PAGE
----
Cain

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raise Cain

To cause or get into trouble; to engage in unrestrained and excessively disruptive behavior. (A reference to the biblical figure Cain, the first son of Adam and Eve, who killed his brother Abel and was cursed by God.) I started raising Cain as soon as I was in college and could do what I wanted, but I mellowed out after I graduated. The customer has been raising Cain about the service charge we included on his bill.
See also: Cain, raise

the mark of Cain

An association of disgrace or public disapproval over some crime, wrongdoing, personal failing, or controversial action. An allusion to the Biblical figure Cain, the eldest of Adam and Eve's sons, who murdered his brother Abel out of jealousy and was then cursed by God. I wonder is it appropriate that she still bear the mark of Cain for something she did when she was but a teenager. The judge argued that issuing a lengthier sentence would have been a mark of Cain on an otherwise upstanding and motivated student.
See also: Cain, mark, of

raise Cain

to make a lot of trouble; to raise hell. (A Biblical reference, from Genesis 4.) Fred was really raising Cain about the whole matter. Let's stop raising Cain.
See also: Cain, raise

raise Cain

Also, raise hell or the devil . Behave in a rowdy or disruptive way, as in He said he'd raise Cain if they wouldn't give him a refund, or The gang was out to raise hell that night, or The wind raised the devil with our picnic. The first term alludes to the son of Adam and Eve who killed his brother, Abel. It was first recorded in the St. Louis Daily Pennant (May 2, 1840): "Why have we every reason to believe that Adam and Eve were both rowdies? Because ... they both raised Cain.". This statement makes a pun on raise, meaning "bring up" or "nurturing." The two variants, alluding to bringing hell or the devil up to this world, are older, the first from about 1700, the second from about 1800.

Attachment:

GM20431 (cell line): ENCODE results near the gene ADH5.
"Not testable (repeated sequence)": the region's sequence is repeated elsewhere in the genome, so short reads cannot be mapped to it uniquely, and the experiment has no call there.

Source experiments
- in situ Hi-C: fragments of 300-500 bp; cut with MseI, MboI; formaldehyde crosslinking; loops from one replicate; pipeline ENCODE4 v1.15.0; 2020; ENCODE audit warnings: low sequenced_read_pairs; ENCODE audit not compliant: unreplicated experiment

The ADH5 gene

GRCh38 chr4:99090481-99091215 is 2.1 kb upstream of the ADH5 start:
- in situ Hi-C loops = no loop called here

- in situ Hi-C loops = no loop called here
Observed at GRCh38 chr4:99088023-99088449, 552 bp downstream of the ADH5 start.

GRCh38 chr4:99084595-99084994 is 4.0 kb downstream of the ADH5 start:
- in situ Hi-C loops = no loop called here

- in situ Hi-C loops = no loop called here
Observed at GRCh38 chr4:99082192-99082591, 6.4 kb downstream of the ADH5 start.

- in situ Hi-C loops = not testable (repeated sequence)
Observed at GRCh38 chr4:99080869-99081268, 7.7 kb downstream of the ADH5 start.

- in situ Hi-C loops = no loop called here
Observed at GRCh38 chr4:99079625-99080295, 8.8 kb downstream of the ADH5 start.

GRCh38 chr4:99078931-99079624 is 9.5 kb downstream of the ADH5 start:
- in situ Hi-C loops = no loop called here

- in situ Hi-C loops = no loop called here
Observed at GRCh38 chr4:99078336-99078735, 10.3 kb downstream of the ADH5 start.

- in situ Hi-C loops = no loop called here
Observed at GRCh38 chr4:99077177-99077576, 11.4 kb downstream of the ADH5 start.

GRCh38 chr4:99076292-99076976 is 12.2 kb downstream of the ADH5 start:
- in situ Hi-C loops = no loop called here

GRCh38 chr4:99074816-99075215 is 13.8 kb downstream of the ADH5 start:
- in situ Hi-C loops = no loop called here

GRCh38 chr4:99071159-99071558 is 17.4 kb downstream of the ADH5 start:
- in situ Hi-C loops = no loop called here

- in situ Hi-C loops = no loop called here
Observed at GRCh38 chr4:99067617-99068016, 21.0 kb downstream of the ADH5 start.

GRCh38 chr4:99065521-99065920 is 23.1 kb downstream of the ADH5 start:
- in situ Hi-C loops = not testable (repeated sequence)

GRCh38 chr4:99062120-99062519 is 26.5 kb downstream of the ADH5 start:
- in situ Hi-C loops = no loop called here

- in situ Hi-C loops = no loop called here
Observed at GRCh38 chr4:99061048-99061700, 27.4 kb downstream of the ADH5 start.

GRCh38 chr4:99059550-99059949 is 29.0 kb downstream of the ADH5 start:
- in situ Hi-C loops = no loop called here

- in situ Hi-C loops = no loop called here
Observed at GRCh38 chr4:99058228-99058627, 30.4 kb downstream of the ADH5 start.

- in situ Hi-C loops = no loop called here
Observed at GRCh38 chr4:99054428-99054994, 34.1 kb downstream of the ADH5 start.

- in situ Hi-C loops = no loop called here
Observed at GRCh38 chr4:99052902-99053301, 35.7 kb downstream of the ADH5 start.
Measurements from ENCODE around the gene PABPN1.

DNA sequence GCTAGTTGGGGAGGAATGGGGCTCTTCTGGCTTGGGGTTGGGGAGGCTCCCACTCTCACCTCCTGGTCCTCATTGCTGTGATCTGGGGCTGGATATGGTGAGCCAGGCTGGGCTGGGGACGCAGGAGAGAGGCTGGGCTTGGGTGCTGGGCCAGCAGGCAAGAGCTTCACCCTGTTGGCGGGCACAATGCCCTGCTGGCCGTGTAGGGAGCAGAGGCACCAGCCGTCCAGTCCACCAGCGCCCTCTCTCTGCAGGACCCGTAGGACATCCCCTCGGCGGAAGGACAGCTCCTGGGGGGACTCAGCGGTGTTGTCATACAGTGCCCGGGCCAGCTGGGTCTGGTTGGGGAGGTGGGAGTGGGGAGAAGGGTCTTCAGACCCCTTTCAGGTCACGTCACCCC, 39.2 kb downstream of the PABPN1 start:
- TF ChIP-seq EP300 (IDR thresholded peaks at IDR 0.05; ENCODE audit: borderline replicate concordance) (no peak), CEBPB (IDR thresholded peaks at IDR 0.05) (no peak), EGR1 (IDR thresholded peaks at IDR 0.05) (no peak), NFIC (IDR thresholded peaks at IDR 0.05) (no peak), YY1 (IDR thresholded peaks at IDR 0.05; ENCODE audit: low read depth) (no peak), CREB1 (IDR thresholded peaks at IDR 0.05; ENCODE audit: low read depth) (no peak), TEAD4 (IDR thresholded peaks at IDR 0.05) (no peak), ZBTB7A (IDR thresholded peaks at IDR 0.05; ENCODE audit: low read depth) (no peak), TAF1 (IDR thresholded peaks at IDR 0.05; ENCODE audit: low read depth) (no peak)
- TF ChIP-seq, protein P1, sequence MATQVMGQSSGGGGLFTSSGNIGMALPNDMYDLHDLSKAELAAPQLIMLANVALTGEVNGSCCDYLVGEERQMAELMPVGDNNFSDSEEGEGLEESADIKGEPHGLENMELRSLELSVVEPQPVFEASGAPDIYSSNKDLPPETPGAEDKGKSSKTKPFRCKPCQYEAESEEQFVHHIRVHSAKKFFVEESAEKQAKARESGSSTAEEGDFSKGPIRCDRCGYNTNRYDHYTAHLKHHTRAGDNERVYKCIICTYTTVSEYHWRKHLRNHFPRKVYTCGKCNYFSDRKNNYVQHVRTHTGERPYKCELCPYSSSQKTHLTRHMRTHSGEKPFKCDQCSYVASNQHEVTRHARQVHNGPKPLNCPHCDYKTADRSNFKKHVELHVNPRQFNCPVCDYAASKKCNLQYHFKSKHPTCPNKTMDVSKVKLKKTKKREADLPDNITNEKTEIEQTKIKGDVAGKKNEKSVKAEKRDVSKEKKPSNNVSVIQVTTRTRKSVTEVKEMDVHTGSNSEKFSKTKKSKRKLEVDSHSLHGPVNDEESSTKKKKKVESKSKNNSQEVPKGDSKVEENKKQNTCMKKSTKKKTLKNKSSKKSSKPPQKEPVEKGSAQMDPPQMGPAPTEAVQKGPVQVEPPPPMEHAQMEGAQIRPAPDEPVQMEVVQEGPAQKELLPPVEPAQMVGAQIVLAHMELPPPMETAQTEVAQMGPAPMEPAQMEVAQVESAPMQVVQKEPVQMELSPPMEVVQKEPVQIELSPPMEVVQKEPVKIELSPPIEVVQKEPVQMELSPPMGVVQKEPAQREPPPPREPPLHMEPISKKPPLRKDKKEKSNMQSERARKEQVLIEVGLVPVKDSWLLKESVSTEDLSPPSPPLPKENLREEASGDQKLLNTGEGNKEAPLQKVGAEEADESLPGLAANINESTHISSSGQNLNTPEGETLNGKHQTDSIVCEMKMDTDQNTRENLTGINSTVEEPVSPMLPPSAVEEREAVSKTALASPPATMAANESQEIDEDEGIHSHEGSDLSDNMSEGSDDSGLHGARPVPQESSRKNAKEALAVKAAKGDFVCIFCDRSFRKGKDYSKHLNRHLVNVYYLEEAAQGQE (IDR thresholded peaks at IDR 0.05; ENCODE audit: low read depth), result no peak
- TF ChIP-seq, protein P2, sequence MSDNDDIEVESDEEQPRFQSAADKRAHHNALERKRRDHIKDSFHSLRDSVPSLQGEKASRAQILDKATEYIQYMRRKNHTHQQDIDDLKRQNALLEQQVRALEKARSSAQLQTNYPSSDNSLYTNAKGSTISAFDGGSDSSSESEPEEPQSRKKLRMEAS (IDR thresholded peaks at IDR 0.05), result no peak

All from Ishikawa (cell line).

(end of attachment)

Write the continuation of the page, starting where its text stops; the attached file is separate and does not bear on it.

See also: Cain, raise

raise Cain

create trouble or a commotion. informal
The sense of raise in this expression is that of summoning a spirit, especially an evil one; similar sayings include raise the Devil and raise hell . A mid 19th-century expression originating in the USA, the particular form raise Cain is possibly a euphemism to avoid using the words Devil or hell . Cain, according to the biblical book of Genesis, was the first murderer.
See also: Cain, raise

the mark of Cain

the stigma of a murderer; a sign of infamy.
According to the book of Genesis, God placed a mark on Cain after the murder of his brother Abel, originally as a sign that he should not be killed or harmed; this was later taken to identify him as a murderer (Genesis 4:15).
See also: Cain, mark, of

raise ˈCain/ˈhell

(informal) complain or protest noisily and angrily, often as a way of getting something you want: He’ll raise hell if we don’t finish on time. ▶ ˈhell-raiser noun a violent and destructive person Cain was the first murderer in the Bible.
See also: Cain, hell, raise

raise Cain

(...ken)
tv. to make a lot of trouble; to raise hell. Fred was really raising Cain about the whole matter.
See also: Cain, raise
References in periodicals archive ?
Readers will remember that Caterer Middle East broke the news about Caines considering an outpost in the UAE capital.
Without it Caines argues he would not be in the right mental state to beat the world's best.
While running restaurants takes most of his time, Caine believes in spreading his risks.
Catherine Caines, John Caines and Andrew Gregory of Payton Jewell Caines
As pressure from the creditors increased, Caines was driven to pretend he had an appointment with Mr Hickman.
But Caines needs no reminding that, after taking apart the best one-lappers at last year's World Indoor Championships, a summer season that promised so much quickly became one of abject despair because of injury.
Speaking to Caterer Middle East ahead of Gourmet Abu Dhabi, Caines, who also was awarded an MBE in 2006 for services to the hospitality industry in the UK, said: "Yeah I'd like to look at the possibilities of setting up a restaurant out here.
Caines, now aged 44, was convicted of the murder of Colin Hickman, aged 55, in March 1994, but has always maintained his innocence.
John Caines, managing director of Payton, Jewell & Caines, which also has offices in Bridgend, Broadlands and Pencoed, was speaking after his colleague Martin Hurry, a respected businessman in the Port Talbot area, confirmed that he is stepping down from his position in order to relocate to Australia.
Financial adviser Tim Caines, from Moseley, Birmingham, was jailed in 1995 for the murder of Coventry solicitor Colin Hickman.
ENGLAND'S Daniel Caines came agonisingly close to adding a bronze in the 400m but just missed out to reigning world champion Avard Moncur of the Bahamas by one hundreth of a second.
Tim Caines, now 43, told the Evening Telegraph he hopes his fight to clear his name will help get "real justice" for Coventry solicitor Colin Hickman, who died after being stabbed 15 times as he opened the door of his home in Earlsdon, Coventry, 10 years ago this week.
Tim Caines, a financial consultant from Moseley, was imprisoned in May 1995 after he was found guilty of stabbing to death 55-year-old solicitor Colin Hickman at his home in Earlsdon, Coventry.